You have gone through the process of applying with your bank for the Paycheck Protection Program (PPP) and you’ve been approved. Now, what should you do with the money?
As you recall, when applying for this loan, there is an opportunity to have 100% of the loan forgiven and, unlike other loans, having this loan forgiven will not be taxed for federal income tax purposes. The states are still considering the impact of the loan forgiveness, but you still need to focus on maximizing the forgiveness offered.
Spending the Funds
Once the first installment of the loan proceeds is received from your lender, you have eight weeks to spend the money on qualifying expenses. In order to qualify for loan forgiveness, proceeds of the PPP may be used for:
Payroll costs as defined in the Coronavirus Aid, Relief, and Economic Security Act (“CARES Act”)
Continuation costs of group health care benefits
Payment of retirement benefits
Rent and utilities
Mortgage interest payments on real and personal property (but not for prepayments or principal payments)
Interest payments on other debt incurred before February 15, 2020 (although these amounts are not eligible for forgiveness)
Refinancing a SBA EIDL Loan
Documentation for the PPP and Loan Forgiveness
The first thing an organization should do is speak with their lender and understand what the lender will require after the eight weeks to substantiate the loan forgiveness. Organizations will need to provide the documentation to the lender at the end of the eight weeks.
One way that companies can segregate the funds is to set up a separate bank account to easily track the usage of funds. In addition, consider adding detail to your accounting system to track related costs separately, by either creating a special designation in your general ledger or by a unique identifier in the account number. As soon as the money is received, and the eight week period begins, all eligible expenses should be tagged to the new accounts or cost centers. Make sure the accounting department retains any additional documentation that the lender requires and that you might not already routinely track. Also consider having preliminary discussions with your payroll provider to ensure that you can easily extract any required payroll information, or if payroll is maintained in-house, evaluate what you will need to track separately.
Employee Count and Compensation
Full loan forgiveness will require the organization to maintain employee headcount AND compensation levels or eliminate any reductions that occurred prior to April 26, 2020.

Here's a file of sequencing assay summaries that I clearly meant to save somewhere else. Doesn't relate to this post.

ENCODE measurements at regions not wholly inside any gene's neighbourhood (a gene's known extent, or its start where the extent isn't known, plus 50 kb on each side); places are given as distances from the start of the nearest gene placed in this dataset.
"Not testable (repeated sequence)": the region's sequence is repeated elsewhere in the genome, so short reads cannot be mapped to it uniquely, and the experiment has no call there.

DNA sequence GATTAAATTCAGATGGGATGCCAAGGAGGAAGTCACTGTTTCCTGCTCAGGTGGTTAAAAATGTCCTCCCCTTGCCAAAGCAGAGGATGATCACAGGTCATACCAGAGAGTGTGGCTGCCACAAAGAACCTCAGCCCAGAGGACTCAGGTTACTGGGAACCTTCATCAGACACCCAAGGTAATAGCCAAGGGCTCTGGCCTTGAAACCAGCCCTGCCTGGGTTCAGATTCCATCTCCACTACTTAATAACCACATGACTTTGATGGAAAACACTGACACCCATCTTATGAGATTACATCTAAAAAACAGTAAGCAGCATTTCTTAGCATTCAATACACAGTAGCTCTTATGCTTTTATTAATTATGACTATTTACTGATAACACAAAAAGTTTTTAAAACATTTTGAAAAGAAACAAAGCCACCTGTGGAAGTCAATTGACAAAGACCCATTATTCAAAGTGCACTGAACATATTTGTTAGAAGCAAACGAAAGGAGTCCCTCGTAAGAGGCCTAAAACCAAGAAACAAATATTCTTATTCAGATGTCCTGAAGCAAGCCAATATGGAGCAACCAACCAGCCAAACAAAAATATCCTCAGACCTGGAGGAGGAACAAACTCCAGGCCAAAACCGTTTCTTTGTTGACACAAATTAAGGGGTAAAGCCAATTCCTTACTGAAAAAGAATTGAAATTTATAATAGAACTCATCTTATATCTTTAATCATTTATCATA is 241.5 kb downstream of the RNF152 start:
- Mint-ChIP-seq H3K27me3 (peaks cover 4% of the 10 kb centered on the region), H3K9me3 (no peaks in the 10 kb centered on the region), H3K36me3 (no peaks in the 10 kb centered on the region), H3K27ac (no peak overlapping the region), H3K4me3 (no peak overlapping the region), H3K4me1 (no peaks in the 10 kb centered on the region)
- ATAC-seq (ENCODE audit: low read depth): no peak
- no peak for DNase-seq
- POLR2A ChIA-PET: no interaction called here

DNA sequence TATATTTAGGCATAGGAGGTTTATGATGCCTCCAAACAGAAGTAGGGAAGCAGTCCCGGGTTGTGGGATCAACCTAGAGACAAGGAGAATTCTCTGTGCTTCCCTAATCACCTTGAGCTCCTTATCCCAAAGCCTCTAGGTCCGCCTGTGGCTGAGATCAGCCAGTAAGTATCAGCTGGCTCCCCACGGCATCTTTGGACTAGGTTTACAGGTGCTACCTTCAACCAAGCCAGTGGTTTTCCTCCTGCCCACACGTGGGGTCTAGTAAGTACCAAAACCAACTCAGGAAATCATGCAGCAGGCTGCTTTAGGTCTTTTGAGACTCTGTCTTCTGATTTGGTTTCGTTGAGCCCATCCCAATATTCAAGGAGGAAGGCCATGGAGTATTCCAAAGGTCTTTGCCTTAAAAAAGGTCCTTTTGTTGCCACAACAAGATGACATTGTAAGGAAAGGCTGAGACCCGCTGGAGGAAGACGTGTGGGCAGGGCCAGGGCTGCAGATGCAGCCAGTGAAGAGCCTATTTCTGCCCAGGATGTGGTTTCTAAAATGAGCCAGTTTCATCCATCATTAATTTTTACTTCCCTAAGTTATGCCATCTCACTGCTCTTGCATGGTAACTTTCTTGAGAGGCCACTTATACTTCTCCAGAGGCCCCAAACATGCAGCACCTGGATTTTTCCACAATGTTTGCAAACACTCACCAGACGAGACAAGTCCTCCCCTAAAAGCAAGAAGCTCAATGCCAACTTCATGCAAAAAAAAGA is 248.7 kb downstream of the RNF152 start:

For additional information on the provisions related to headcount and compensation leve.s, see Schneider Downs’ previous Our Thoughts On article: Paycheck Protection Program – Loan Forgiveness at:
After the eight-week period is over, you will need to submit a request to the lender who is servicing the PPP loan. The request should include all documents supporting the funds that were spent, number of employees and compensation levels. The lender will have 60 days to decide on forgiveness. We recommend being in communication with the lender early and often to determine the lender’s required or expected loan forgiveness documents and procedures. As with most of the content within the CARES Act, we expect the required documentation requirement to continue to evolve in the near term, and so we encourage you to maintain all documentation, and to apply additional scrutiny to all proceeds spent using PPP Funds.
Schneider Downs is here to provide support for you and your organization during this volatile period.
You’ve heard our thoughts… We’d like to hear yours
The Schneider Downs Our Thoughts On blog exists to create a dialogue on issues that are important to organizations and individuals. While we enjoy sharing our ideas and insights, we’re especially interested in what you may have to say. If you have a question or a comment about this article – or any article from the Our Thoughts On blog – we hope you’ll share it with us. After all, a dialogue is an exchange of ideas, and we’d like to hear from you. Email us at [email protected].
Material discussed is meant for informational purposes only, and it is not to be construed as investment, tax, or legal advice. Please note that individual situations can vary. Therefore, this information should be relied upon when coordinated with individual professional advice.